In the stock market, rising leverage fuels buying pressure; declining leverage fuels selling pressure.
By Wolf Richter for WOLF STREET.
Margin debt as reported by FINRA, based on data submitted by its member brokers about their clients’ margin loans, is the only measure of market leverage that we have. FINRA reports it monthly. There are many other forms of market leverage – including those that felled Archegos and saddled banks with huge losses – but those forms of leverage are not tracked on a market-wide basis. Margin debt is a stand-in to indicate broader trends.
Margin debt fell by $38 billion in July, from the historic high in June, the first drop since March 2020, according to FINRA today. For the 15 months through June, stock market leverage overall had been on a mind-boggling rampage, with margin debt alone soaring by 84%. This surge in leverage fueled buying pressure funded with borrowed money. And in July, after those 15 months, margin debt dropped:
Markets piling on leverage is the expected result of the Fed’s policies of interest rate repression and asset purchases, which is inflating asset prices, as investors back up the truck and load up and borrow on margin to load up further, which drives prices up further.
Leverage creates buying pressure and drives up prices – and thereby increases collateral values in brokerage accounts that then can be leveraged up further to drive up prices further. It’s the great accelerator on the way up.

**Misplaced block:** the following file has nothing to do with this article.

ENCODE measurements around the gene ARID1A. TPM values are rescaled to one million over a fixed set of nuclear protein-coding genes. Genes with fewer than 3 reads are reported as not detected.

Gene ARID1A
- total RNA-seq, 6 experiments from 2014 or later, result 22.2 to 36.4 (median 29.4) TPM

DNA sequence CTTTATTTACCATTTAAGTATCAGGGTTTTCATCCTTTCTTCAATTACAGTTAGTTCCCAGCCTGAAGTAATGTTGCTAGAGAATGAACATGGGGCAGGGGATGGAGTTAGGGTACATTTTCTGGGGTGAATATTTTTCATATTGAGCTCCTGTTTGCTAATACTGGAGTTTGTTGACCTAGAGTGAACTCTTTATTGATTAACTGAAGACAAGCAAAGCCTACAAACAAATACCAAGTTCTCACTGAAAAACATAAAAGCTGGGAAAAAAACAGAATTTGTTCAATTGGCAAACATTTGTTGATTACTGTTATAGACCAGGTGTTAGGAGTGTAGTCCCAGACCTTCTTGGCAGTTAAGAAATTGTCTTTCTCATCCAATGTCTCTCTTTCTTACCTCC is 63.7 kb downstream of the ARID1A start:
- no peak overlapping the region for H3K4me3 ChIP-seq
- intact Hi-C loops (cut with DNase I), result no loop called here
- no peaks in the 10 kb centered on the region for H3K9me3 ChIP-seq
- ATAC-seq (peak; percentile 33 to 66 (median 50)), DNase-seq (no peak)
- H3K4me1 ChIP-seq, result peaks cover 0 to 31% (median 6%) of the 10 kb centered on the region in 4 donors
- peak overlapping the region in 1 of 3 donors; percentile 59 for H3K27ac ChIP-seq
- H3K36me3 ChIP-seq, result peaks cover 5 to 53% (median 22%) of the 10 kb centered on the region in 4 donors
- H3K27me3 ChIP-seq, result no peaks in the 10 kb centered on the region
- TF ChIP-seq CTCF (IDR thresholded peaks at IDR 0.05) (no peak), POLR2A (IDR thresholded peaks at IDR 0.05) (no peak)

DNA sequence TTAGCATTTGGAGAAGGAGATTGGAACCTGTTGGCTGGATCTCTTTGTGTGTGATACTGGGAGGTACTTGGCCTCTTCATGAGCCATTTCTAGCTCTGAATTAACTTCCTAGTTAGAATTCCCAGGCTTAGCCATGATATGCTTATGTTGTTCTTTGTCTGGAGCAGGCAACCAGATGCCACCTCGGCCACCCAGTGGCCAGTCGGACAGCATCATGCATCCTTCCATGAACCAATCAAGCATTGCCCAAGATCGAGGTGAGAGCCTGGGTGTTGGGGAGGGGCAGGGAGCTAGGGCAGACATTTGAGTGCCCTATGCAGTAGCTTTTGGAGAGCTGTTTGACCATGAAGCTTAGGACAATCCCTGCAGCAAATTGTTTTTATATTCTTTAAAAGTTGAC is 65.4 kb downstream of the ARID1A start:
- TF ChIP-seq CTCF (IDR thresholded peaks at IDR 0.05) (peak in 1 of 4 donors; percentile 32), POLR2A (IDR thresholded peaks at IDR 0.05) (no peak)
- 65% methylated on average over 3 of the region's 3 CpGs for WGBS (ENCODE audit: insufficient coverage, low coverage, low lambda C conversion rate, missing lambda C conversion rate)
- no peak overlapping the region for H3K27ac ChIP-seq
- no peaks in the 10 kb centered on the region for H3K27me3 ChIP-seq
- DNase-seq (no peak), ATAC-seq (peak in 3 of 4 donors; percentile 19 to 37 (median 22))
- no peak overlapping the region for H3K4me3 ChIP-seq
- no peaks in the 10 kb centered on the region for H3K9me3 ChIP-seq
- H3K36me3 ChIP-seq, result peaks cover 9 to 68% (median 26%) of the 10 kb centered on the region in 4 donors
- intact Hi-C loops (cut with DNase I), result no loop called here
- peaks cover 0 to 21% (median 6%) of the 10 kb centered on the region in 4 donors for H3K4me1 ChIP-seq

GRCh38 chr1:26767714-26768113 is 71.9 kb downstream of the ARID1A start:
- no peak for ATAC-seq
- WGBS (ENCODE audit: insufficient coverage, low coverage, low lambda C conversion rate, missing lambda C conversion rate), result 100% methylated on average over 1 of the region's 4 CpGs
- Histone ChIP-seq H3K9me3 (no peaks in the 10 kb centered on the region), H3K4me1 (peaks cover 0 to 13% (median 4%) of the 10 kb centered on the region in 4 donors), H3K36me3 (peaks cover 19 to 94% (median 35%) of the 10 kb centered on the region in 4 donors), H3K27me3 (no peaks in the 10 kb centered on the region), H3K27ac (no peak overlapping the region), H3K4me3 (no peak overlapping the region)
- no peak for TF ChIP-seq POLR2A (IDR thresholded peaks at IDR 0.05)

It also drives up risks – as Archegos and its prime brokers figured out when it blew up. When nervous investors deleverage, they sell assets and use the proceeds to pay down their margin debt. Longer periods of dropping margin debt are associated with big stock market sell-offs.
July was just the first drop in margin debt after a 15-month spike – and maybe it was just a go-on-vacation summer lull, or maybe it was the first step of a persistent decline.
As with any dollar-denominated chart that spans two decades, it’s not the absolute level that is important because the purchasing power of the dollar has declined.
What’s important are the systematic moves: The big jumps in margin debt spanning many months that are associated with big rallies in the stock market; and the big multi-months drops in margin debt that are associated with big drops or crashes in the stock market. Margin debt and stock market levels are linked because rising leverage fuels buying pressure, and declining leverage does the opposite and fuels selling pressure.
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